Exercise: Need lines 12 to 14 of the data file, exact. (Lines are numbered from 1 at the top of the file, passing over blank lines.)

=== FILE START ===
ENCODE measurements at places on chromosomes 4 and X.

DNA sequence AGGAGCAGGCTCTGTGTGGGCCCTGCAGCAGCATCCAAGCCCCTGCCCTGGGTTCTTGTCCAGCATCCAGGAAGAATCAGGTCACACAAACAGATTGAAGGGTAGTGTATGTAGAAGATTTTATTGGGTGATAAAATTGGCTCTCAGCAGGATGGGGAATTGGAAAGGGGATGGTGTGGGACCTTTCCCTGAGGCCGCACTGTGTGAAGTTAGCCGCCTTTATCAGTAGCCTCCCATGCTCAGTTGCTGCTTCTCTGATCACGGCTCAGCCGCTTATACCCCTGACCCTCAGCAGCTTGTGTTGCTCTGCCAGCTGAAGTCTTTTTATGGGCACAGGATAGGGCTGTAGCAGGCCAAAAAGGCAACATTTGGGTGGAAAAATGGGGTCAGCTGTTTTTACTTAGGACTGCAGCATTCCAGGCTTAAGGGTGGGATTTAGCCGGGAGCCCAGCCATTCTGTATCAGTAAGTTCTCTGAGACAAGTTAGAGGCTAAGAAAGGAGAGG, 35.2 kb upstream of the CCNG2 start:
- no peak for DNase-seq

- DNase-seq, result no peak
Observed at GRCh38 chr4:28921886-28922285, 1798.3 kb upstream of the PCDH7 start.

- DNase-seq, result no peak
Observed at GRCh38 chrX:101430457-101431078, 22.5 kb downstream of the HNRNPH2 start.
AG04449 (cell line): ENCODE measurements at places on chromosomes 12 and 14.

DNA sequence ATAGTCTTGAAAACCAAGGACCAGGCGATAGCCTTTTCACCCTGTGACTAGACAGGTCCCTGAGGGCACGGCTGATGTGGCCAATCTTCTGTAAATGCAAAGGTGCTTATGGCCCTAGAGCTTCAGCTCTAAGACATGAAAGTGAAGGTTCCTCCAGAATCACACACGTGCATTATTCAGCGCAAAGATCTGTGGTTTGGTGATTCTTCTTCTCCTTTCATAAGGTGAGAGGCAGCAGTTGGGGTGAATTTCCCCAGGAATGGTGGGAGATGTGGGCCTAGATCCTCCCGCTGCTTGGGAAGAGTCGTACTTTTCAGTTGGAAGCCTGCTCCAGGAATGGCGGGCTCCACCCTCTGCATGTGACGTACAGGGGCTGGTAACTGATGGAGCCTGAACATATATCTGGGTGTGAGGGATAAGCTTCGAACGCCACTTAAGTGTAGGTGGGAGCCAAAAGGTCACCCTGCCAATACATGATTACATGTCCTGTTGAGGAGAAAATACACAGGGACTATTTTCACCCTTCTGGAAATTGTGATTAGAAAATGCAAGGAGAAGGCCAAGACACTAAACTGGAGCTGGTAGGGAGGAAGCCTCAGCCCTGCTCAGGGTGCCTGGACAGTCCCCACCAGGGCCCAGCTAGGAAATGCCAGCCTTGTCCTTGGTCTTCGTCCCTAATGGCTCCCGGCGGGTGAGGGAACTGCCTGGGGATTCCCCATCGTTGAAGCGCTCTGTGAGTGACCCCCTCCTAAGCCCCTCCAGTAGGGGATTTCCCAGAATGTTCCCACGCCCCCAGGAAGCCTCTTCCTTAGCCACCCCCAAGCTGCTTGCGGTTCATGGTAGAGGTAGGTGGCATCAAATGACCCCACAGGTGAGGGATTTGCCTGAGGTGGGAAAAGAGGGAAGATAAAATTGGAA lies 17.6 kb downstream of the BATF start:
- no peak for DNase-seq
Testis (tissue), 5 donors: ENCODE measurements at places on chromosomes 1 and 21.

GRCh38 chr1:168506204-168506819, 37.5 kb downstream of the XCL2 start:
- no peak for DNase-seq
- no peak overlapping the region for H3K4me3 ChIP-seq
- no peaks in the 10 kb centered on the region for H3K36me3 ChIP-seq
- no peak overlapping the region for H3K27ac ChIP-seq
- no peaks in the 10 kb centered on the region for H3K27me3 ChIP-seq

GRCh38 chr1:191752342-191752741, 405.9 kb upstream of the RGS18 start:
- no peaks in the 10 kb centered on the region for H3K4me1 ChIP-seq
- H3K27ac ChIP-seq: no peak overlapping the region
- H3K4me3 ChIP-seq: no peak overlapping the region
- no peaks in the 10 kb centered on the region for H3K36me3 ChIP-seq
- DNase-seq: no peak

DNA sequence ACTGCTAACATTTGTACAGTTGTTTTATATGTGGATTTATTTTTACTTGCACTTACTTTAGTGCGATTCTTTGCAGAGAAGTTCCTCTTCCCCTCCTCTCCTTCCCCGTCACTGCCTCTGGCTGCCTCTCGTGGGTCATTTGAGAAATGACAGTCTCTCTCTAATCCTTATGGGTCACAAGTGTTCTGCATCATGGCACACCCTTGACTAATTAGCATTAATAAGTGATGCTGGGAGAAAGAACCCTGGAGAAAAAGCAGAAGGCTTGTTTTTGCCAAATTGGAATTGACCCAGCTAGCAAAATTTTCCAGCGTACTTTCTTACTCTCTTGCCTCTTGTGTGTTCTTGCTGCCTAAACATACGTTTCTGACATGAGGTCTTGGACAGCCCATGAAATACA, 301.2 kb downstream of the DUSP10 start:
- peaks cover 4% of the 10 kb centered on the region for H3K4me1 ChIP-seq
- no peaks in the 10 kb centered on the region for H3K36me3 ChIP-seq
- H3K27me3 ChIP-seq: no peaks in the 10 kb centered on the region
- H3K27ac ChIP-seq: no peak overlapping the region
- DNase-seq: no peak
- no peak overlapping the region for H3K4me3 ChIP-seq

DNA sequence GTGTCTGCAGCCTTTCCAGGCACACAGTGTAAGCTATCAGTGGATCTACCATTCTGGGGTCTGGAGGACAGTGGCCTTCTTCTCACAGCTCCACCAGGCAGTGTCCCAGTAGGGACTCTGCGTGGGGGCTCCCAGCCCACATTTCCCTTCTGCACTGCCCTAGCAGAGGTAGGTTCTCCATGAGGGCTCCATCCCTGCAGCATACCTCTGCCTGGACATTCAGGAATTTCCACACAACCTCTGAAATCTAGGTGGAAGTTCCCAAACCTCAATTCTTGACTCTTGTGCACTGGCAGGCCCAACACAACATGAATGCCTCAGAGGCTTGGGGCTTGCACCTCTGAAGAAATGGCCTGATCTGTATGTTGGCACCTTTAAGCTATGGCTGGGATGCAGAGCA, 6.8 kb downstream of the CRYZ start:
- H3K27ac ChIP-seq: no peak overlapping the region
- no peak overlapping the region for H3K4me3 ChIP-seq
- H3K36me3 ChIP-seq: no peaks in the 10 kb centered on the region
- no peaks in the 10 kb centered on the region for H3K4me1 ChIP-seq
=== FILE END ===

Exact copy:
GRCh38 chr1:168506204-168506819, 37.5 kb downstream of the XCL2 start:
- no peak for DNase-seq
- no peak overlapping the region for H3K4me3 ChIP-seq